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Is this doable? Scotland to France to Belgium in 16 days

I’m planning a trip to Europe for fall 2021 and want to know if this itinerary is doable. Thanks. Two nights Glasgow, train to Edinburgh for one night, train to London for two nights, train to Paris for four nights, train to Nice for two nights, train to Colmar or Strasbourg for two nights, train to Bruges for two nights ending in Brussels or Amsterdam for one night and flying home. Paris and Alsace are must sees for us. Everything else is negotiable.

Posted by
6210 posts

Is this doable?

Do you mean in the sense of the logistics of moving from place to place, or as pleasant vacation experience?

If the former, yes. If the latter, leave me out.

Posted by
3136 posts

From your description, the highlights of your trip will be regular rail transportation, packing, unpacking, checking in and checking out of hotels/B&Bs.

I would never do this.

I would select two areas and spend a week in each and include day trips if you like. This will allow you time & energy to EXPERIENCE the areas you visit.

Posted by
4212 posts

You could use Rome2rio to plot out the transportation options for this trip. I haven't tried to do that, but I expect you could find trains that would get you from place to place on that schedule, But, like Joe, I think it would be a trip mostly about trains and stations instead of the cities you crossed the ocean to see. It looks like nine of your 16 days will involve a flight or a train ride, so only seven full days for Glasgow, London, Paris, Nice, and Alsace. I'd find that a brutal schedule.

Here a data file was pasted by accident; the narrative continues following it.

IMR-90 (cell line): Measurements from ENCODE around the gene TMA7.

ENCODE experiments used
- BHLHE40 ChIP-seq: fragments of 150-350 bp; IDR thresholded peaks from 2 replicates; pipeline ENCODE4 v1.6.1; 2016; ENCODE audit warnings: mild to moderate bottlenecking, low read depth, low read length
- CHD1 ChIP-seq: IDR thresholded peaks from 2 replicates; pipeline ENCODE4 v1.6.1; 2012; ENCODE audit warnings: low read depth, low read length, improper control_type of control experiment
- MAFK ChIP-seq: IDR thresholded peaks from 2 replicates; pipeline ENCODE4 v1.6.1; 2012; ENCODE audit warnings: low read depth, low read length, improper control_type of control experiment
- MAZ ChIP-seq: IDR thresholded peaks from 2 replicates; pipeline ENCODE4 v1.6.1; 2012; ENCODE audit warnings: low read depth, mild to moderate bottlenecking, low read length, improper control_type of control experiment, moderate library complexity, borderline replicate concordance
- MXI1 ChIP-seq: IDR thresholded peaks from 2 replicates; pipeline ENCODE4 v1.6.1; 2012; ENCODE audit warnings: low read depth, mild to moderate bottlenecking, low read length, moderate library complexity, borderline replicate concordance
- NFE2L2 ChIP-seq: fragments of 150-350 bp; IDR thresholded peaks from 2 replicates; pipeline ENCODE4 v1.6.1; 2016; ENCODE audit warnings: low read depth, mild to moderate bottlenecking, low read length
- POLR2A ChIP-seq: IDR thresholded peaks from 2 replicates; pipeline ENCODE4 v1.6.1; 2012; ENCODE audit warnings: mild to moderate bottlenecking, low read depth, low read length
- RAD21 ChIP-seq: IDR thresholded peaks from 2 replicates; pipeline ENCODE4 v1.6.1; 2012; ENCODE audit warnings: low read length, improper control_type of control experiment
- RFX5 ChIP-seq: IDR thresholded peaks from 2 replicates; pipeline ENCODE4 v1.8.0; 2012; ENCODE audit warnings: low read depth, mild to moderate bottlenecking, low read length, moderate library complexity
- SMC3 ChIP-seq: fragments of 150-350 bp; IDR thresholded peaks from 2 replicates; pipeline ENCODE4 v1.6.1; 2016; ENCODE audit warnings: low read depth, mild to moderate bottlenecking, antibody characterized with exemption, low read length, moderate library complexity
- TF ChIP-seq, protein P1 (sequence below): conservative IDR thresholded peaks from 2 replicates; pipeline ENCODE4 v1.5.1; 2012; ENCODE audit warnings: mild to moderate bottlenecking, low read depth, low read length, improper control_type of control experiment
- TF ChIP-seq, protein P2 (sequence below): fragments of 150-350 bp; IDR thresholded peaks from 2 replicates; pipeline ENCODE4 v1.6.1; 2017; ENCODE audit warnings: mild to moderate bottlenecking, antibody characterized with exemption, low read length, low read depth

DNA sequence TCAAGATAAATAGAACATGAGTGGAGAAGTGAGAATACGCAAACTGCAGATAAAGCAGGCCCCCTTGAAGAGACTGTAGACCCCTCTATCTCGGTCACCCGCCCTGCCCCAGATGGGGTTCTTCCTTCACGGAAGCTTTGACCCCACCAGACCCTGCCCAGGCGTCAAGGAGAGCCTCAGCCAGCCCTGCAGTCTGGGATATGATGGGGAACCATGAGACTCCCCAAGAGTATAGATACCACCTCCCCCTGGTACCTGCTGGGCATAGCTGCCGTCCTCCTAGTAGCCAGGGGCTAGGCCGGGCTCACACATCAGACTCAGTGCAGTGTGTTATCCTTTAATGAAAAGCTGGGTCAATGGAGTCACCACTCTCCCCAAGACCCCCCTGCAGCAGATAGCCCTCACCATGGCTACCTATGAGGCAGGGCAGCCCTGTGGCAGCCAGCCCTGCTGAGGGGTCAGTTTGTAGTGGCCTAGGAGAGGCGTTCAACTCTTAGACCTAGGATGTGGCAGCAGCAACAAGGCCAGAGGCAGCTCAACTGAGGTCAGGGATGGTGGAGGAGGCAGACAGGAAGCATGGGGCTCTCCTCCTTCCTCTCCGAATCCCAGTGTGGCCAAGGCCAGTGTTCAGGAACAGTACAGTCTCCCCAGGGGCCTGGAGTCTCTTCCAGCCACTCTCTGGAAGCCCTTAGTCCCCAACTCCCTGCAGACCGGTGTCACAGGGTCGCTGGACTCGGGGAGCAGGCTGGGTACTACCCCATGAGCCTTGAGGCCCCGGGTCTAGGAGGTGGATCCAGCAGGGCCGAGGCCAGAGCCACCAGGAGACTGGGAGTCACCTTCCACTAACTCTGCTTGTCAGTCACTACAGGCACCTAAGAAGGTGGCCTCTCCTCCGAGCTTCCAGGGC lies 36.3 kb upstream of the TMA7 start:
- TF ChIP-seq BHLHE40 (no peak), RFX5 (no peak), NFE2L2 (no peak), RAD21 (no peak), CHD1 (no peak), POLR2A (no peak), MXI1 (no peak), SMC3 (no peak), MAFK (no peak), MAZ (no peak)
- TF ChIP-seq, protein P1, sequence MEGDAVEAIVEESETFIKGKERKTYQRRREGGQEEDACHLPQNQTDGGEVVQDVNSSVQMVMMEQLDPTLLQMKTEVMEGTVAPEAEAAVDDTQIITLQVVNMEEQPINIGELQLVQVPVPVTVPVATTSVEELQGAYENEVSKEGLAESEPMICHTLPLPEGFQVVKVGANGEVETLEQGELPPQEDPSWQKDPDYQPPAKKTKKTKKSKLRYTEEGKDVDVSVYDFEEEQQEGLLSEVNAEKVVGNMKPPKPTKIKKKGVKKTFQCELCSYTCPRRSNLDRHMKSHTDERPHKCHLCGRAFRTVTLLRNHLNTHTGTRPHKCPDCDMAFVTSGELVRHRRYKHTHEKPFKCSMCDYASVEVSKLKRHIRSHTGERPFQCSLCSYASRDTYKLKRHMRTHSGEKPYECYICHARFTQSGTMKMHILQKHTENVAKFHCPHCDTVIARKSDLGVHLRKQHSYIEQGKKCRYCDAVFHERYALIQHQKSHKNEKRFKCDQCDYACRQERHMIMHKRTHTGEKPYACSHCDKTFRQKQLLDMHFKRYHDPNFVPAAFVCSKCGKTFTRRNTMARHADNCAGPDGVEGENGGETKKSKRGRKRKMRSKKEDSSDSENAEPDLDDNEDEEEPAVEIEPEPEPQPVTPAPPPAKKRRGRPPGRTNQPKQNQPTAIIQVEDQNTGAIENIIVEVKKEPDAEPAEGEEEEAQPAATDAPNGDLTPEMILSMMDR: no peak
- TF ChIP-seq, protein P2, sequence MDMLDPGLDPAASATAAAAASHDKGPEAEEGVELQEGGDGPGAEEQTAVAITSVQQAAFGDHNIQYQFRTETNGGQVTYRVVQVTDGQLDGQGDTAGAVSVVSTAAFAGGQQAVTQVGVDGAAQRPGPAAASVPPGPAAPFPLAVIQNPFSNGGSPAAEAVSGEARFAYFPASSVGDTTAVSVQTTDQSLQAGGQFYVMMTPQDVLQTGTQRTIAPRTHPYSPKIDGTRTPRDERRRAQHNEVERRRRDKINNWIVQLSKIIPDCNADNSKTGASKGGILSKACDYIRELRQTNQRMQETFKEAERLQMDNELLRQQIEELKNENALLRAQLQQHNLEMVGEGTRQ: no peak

If Paris and Alsace are the must-sees, then you have time to see them. Fly into Paris, spend time there, then time in Alsace, then back to Paris or maybe on to Amsterdam if you prefer to fly home from there. Save the UK for another trip, likewise the south of France.

Posted by
2378 posts

I would do a week in either Scotland or London and and week in Paris/Alsace. Skip Nice, Belgium and Amsterdam.

Posted by
489 posts

As said it’s doable and you’d be spending a lot of time on transportation. You have 8 lodging bases for 16 days. I like the tip from Rick where he takes the legal pad out and writes down where he wants to go with the number of nights. Then he reviews it and edits it by deleting a base, adding or subtracting nights stay. I’d say focus on where you feel you really want to be and enjoy that, and perhaps add one other base.